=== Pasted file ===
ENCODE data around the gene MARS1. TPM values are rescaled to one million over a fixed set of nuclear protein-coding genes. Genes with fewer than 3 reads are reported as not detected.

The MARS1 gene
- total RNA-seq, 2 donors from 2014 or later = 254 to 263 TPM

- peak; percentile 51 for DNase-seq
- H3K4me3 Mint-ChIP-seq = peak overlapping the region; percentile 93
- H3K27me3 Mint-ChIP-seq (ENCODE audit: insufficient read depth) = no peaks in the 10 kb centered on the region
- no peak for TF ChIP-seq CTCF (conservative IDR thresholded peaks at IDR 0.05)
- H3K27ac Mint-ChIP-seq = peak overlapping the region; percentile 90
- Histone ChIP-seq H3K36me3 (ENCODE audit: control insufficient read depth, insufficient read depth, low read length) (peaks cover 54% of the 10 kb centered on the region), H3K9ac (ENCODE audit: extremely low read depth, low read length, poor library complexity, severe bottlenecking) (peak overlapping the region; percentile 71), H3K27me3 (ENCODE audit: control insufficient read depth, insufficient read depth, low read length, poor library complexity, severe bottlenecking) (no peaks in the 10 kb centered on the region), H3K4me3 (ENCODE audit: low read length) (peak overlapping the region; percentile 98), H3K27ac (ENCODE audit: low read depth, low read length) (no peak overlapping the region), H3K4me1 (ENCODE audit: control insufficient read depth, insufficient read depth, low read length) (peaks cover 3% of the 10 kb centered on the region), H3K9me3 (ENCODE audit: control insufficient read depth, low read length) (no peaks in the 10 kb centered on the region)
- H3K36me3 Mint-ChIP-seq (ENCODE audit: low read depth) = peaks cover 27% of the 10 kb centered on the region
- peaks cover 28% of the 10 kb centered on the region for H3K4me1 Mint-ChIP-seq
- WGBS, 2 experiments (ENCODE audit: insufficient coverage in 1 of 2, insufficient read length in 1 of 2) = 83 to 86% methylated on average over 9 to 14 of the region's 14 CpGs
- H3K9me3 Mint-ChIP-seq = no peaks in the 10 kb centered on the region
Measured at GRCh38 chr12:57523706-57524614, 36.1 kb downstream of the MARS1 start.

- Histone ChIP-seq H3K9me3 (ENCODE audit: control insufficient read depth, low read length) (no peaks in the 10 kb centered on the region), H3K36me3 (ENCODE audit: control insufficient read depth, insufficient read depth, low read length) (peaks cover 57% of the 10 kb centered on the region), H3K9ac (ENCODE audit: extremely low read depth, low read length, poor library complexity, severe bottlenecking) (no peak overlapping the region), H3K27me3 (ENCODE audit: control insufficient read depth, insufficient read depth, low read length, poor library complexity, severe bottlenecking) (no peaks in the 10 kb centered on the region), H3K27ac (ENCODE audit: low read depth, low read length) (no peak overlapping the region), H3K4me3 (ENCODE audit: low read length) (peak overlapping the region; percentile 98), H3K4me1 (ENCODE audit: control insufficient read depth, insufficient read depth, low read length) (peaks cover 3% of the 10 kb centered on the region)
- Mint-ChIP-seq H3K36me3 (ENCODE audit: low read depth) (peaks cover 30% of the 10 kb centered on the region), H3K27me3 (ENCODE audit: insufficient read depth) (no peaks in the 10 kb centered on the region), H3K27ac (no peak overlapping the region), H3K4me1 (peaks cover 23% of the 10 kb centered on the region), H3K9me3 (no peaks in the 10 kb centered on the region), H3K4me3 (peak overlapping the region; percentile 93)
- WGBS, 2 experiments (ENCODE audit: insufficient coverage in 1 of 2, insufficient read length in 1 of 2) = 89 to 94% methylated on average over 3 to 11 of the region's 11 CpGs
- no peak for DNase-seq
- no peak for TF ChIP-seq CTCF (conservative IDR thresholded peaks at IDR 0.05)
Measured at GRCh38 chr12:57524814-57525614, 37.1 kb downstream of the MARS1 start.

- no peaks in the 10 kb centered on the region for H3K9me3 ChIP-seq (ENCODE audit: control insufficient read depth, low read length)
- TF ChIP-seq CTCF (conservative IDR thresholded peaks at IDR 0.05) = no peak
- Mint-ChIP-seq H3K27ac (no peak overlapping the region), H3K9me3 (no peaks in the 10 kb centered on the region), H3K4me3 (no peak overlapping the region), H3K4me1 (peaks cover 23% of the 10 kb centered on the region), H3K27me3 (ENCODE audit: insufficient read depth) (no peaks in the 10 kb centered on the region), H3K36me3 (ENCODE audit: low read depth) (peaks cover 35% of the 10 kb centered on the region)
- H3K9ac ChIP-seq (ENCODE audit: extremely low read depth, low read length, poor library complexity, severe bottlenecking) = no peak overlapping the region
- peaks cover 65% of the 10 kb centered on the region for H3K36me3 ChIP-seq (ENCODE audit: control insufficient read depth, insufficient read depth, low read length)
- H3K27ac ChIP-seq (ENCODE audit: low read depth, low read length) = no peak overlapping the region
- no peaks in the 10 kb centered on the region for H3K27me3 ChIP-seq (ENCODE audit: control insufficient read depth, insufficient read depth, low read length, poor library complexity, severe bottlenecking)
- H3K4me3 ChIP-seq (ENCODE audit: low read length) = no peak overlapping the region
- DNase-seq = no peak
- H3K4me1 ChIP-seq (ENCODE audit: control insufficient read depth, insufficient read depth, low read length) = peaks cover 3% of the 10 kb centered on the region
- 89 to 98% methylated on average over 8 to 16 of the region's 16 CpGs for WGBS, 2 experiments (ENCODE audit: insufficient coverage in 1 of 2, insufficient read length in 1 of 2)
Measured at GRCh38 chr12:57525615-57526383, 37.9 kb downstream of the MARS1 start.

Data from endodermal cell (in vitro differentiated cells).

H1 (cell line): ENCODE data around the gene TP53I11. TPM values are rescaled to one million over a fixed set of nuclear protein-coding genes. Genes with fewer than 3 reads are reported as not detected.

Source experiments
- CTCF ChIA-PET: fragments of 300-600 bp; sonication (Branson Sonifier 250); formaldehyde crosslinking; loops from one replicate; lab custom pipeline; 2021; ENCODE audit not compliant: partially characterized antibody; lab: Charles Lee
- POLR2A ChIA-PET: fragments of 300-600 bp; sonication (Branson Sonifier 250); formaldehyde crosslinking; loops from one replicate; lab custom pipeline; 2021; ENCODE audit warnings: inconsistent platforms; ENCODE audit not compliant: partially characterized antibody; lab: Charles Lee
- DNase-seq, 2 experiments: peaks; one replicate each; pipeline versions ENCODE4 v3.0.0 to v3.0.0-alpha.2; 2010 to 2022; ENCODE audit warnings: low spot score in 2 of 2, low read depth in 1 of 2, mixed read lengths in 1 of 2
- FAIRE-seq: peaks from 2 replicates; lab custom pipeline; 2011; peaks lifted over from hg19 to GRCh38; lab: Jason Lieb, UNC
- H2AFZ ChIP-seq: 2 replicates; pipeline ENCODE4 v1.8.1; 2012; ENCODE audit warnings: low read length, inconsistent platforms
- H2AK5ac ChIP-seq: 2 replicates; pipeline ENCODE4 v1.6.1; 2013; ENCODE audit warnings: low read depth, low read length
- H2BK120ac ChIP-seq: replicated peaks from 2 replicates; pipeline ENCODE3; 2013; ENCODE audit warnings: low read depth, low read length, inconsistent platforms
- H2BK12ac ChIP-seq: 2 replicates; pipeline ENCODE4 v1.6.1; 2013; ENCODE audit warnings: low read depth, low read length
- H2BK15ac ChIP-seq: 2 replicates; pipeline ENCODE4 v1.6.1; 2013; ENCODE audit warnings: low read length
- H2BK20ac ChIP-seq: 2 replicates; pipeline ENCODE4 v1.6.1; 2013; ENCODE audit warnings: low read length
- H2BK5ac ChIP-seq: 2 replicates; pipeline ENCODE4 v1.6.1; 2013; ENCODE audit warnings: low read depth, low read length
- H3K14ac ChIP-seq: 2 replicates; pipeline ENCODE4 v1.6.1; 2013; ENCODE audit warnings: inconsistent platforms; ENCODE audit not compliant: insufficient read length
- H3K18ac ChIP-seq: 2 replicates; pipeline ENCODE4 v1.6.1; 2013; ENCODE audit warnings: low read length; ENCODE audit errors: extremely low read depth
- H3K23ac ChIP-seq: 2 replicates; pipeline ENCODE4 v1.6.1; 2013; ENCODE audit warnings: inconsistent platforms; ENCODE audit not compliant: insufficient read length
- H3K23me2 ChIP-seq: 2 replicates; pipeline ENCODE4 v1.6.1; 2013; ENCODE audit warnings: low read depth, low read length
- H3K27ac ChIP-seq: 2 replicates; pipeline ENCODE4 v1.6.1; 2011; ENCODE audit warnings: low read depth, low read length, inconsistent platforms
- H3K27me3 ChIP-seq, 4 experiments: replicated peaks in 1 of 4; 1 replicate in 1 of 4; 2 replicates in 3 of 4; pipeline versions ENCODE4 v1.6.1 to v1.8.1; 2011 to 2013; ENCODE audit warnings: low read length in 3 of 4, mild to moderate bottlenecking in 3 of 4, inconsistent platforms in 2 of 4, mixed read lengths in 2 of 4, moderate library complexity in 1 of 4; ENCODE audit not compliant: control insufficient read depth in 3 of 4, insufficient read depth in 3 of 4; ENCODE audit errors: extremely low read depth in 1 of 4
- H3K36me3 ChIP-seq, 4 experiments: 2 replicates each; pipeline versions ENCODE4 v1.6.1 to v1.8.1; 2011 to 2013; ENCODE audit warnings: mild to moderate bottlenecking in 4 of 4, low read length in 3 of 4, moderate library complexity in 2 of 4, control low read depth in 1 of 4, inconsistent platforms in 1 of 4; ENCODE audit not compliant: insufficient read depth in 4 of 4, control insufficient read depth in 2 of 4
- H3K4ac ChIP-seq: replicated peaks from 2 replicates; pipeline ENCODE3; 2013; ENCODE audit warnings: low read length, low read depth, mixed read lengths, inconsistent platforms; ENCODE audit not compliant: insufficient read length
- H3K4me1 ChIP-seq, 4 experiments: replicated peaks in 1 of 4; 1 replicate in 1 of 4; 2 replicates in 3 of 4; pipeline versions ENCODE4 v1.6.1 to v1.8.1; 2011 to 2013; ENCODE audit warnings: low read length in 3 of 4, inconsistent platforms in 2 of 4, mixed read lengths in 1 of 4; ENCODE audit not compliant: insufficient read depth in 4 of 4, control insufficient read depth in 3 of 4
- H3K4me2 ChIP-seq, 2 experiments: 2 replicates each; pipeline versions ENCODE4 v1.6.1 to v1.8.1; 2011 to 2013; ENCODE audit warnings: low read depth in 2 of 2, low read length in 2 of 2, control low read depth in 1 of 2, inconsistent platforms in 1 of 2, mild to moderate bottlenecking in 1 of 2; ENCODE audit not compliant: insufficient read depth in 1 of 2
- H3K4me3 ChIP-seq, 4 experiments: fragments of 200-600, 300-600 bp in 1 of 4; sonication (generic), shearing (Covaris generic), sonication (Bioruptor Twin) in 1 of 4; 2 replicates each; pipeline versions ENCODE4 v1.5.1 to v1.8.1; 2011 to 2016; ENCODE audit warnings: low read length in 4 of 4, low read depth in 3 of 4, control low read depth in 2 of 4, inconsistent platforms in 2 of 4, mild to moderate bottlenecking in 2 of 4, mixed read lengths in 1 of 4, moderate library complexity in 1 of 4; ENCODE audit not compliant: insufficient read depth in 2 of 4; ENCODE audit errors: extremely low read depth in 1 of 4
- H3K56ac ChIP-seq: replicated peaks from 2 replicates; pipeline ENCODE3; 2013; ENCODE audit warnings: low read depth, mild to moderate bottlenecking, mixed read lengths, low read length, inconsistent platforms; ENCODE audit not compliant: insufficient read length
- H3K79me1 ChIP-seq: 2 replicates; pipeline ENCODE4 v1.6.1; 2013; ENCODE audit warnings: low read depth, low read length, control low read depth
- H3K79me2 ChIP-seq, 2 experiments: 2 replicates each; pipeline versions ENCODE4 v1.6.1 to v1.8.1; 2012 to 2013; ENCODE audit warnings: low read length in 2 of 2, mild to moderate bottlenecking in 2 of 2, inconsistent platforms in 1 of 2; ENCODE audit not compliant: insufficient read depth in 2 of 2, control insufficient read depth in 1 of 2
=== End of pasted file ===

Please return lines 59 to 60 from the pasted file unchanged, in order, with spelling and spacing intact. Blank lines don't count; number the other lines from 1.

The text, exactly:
- H3K79me1 ChIP-seq: 2 replicates; pipeline ENCODE4 v1.6.1; 2013; ENCODE audit warnings: low read depth, low read length, control low read depth
- H3K79me2 ChIP-seq, 2 experiments: 2 replicates each; pipeline versions ENCODE4 v1.6.1 to v1.8.1; 2012 to 2013; ENCODE audit warnings: low read length in 2 of 2, mild to moderate bottlenecking in 2 of 2, inconsistent platforms in 1 of 2; ENCODE audit not compliant: insufficient read depth in 2 of 2, control insufficient read depth in 1 of 2